Supervising Assistant Principal for Second Grade: Beth Handman, BHandma@schools.nyc.gov
Second grade is a year of increasing independence for students. Our workshop approach to teaching means that second graders spend most of the day working partnerships, small groups, or independently, and that instruction is differentiated. We spend considerable time developing strong classroom communities and work hard on social and emotional skill development.
Reading & Writing
Teachers conduct ongoing and interim assessments in literacy, sitting side by side and listening to each student read, discussing books, assessing high frequency words and spelling, noting what skills they have and which they need, and looking closely at their writing. Running records help teachers track student progress toward benchmarks and guide instruction. Consistent with the Common Core Standards, we have increased the amount of nonfiction/informational text in both reading and writing. By the end of second grade, children are expected to be able to read with understanding level L books. Examples of level L books are Cam Jansen books by David Adler; Pee Wee Scouts books by Judy Delton; Horrible Harry books by Suzy Kine; Amelia Bedelia books by Peggy Parish.
In math, we are strongly committed to a concept-based, problem-solving, hands-on approach to mathematics. We believe children need to be involved in constructing meaning in math, deciding on which strategies to use as they solve complex problems. We also know that children need to learn and practice basic math facts so that they can calculate quickly and efficiently, and so we do that as well. The Common Core Standards outline end of year expectations in math on each grade, and our pacing calendars are designed with that in mind. We draw on TERC Investigations, Math in Context replacement units, units developed by Metamorphosis, and more, and emphasize differentiating math instruction.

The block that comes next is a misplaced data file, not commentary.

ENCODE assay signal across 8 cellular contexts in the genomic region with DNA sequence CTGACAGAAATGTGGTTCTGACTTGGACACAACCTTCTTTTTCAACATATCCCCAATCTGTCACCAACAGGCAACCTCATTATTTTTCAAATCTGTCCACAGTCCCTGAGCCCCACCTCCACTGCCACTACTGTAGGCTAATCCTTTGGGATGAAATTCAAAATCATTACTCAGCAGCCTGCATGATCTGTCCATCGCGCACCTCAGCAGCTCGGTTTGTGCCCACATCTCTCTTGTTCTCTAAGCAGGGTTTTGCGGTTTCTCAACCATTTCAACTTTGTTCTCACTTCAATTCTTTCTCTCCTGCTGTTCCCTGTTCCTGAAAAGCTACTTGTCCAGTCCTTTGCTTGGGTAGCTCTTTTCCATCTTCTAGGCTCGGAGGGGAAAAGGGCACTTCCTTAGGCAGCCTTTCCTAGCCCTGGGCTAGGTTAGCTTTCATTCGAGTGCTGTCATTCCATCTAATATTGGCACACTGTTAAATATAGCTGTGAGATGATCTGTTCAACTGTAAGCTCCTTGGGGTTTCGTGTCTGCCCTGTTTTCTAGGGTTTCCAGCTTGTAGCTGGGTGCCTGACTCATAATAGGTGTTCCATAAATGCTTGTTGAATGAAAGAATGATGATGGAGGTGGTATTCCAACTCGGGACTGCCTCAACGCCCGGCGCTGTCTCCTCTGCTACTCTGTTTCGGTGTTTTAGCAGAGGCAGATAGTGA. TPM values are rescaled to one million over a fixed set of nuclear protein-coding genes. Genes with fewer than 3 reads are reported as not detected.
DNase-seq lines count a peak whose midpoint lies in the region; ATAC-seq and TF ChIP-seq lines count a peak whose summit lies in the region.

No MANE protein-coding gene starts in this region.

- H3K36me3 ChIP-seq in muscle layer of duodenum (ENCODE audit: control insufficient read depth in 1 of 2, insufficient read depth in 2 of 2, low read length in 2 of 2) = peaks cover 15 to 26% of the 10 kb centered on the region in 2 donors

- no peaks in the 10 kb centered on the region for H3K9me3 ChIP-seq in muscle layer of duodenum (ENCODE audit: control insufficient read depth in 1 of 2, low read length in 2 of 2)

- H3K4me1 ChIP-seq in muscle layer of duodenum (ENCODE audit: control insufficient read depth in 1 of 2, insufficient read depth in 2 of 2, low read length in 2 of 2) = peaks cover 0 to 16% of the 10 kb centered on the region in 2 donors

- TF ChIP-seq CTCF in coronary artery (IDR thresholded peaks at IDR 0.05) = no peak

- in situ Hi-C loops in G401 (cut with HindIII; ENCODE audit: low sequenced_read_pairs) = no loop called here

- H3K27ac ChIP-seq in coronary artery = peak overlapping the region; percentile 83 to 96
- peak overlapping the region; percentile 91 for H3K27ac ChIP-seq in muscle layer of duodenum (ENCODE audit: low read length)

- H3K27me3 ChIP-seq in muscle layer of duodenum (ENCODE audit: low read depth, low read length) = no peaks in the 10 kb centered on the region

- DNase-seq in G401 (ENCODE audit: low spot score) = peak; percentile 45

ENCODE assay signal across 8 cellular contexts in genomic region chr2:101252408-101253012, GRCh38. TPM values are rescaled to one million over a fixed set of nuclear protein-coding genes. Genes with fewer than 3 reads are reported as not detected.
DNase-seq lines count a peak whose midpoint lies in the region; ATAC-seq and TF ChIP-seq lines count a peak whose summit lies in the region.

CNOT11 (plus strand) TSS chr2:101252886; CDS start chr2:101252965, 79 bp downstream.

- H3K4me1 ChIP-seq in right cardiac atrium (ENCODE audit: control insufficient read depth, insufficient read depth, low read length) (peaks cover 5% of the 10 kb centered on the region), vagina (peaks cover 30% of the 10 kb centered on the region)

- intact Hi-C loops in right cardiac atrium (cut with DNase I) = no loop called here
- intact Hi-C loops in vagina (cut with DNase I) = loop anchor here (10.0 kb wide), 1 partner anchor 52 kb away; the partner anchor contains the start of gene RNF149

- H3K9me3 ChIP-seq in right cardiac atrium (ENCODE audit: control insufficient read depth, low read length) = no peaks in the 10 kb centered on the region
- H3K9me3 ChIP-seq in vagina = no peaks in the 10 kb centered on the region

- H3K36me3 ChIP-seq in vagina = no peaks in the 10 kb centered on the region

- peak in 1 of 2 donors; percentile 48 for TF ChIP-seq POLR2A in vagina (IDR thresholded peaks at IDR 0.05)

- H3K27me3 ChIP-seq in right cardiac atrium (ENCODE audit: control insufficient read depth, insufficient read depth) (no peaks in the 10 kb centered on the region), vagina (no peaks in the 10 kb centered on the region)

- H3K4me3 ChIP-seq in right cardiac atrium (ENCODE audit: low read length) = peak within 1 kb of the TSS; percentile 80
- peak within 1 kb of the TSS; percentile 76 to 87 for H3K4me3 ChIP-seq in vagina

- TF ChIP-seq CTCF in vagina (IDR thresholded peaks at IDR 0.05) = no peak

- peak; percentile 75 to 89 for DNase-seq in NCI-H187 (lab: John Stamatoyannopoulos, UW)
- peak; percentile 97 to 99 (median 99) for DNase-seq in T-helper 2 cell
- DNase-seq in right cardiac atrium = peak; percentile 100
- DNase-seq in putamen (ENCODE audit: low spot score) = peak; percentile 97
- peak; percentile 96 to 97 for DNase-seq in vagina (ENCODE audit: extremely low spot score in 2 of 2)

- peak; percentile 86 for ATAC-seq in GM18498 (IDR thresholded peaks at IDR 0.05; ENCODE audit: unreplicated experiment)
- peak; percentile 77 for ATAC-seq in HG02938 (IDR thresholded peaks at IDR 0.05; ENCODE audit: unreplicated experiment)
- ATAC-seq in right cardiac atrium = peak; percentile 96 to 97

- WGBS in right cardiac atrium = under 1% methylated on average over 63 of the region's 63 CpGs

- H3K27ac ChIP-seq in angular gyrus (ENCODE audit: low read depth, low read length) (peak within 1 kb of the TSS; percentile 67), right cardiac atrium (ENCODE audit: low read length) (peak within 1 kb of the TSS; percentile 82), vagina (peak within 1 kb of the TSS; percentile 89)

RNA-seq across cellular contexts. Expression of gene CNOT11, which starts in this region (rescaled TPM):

Some of the key end-of-year 2nd grade math benchmarks include:
- Deep understanding of place value to the hundreds –understanding the difference between a digit and the number it represents
- Fluently add and subtract within 20 using mental strategies. By end of year, know from memory all sums of two one-digit numbers.
- Use addition and subtraction within 100 to solve one and two step word problems involving situations of adding to, taking from, putting together, taking apart, and comparing, with unknowns in all positions.
- Fluently add and subtract within 100 using strategies based on place value, properties of operations, and/or the relationship between addition and subtraction.
- Mentally add 10 or 100 to a given number 100-900 and mentally subtract 10 or 100 from a given number 100-900.
- Can tell and write time in 5 minute intervals
- Solve word problems involving dollar bills, quarters, dimes, nickels and pennies
In Social Studies, students study Early New York—Native Americans and Dutch, and all classes do one contemporary New York study, such as Jazz, Brooklyn Bridge, or Subways. The curriculum incorporates inquiry and engaging trips throughout the year.
All second graders have art, music, science, physical education, library, chess and dance. The day incorporates many opportunities for movement during transitions and recess.
Teachers are always informally assessing students to guide their instruction. Report cards are distributed in November, March and June.
Common Core Standards
For a detailed listing of the Common Core Standards for ELA and Math, please click here.